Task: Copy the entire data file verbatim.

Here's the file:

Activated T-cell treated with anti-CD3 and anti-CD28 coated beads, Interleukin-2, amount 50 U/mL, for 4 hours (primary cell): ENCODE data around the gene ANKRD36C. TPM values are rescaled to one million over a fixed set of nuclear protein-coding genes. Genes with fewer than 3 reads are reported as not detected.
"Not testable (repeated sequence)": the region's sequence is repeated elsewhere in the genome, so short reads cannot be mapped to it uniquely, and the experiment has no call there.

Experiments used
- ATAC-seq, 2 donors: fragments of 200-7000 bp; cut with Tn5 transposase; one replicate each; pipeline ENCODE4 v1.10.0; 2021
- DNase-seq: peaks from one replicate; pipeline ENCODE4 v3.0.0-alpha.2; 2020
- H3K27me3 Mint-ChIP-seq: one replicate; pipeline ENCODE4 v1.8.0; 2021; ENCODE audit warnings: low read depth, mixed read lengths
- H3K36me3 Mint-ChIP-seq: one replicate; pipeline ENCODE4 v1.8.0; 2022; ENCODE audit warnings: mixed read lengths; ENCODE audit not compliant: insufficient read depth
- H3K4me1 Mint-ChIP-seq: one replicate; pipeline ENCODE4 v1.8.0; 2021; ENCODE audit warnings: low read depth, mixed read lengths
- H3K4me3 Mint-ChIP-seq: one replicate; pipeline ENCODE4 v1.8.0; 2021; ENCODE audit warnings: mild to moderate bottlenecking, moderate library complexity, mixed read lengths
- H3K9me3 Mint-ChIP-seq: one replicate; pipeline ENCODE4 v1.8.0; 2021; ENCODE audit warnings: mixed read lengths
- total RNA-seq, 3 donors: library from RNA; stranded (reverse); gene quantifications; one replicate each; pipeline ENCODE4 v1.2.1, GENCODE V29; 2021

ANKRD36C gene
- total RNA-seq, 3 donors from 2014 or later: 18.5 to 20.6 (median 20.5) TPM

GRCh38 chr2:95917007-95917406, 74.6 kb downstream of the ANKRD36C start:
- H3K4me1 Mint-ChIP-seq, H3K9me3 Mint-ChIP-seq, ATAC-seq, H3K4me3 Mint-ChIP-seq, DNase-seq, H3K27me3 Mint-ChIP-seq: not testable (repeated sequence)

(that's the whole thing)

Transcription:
Activated T-cell treated with anti-CD3 and anti-CD28 coated beads, Interleukin-2, amount 50 U/mL, for 4 hours (primary cell): ENCODE data around the gene ANKRD36C. TPM values are rescaled to one million over a fixed set of nuclear protein-coding genes. Genes with fewer than 3 reads are reported as not detected.
"Not testable (repeated sequence)": the region's sequence is repeated elsewhere in the genome, so short reads cannot be mapped to it uniquely, and the experiment has no call there.

Experiments used
- ATAC-seq, 2 donors: fragments of 200-7000 bp; cut with Tn5 transposase; one replicate each; pipeline ENCODE4 v1.10.0; 2021
- DNase-seq: peaks from one replicate; pipeline ENCODE4 v3.0.0-alpha.2; 2020
- H3K27me3 Mint-ChIP-seq: one replicate; pipeline ENCODE4 v1.8.0; 2021; ENCODE audit warnings: low read depth, mixed read lengths
- H3K36me3 Mint-ChIP-seq: one replicate; pipeline ENCODE4 v1.8.0; 2022; ENCODE audit warnings: mixed read lengths; ENCODE audit not compliant: insufficient read depth
- H3K4me1 Mint-ChIP-seq: one replicate; pipeline ENCODE4 v1.8.0; 2021; ENCODE audit warnings: low read depth, mixed read lengths
- H3K4me3 Mint-ChIP-seq: one replicate; pipeline ENCODE4 v1.8.0; 2021; ENCODE audit warnings: mild to moderate bottlenecking, moderate library complexity, mixed read lengths
- H3K9me3 Mint-ChIP-seq: one replicate; pipeline ENCODE4 v1.8.0; 2021; ENCODE audit warnings: mixed read lengths
- total RNA-seq, 3 donors: library from RNA; stranded (reverse); gene quantifications; one replicate each; pipeline ENCODE4 v1.2.1, GENCODE V29; 2021

ANKRD36C gene
- total RNA-seq, 3 donors from 2014 or later: 18.5 to 20.6 (median 20.5) TPM

GRCh38 chr2:95917007-95917406, 74.6 kb downstream of the ANKRD36C start:
- H3K4me1 Mint-ChIP-seq, H3K9me3 Mint-ChIP-seq, ATAC-seq, H3K4me3 Mint-ChIP-seq, DNase-seq, H3K27me3 Mint-ChIP-seq: not testable (repeated sequence)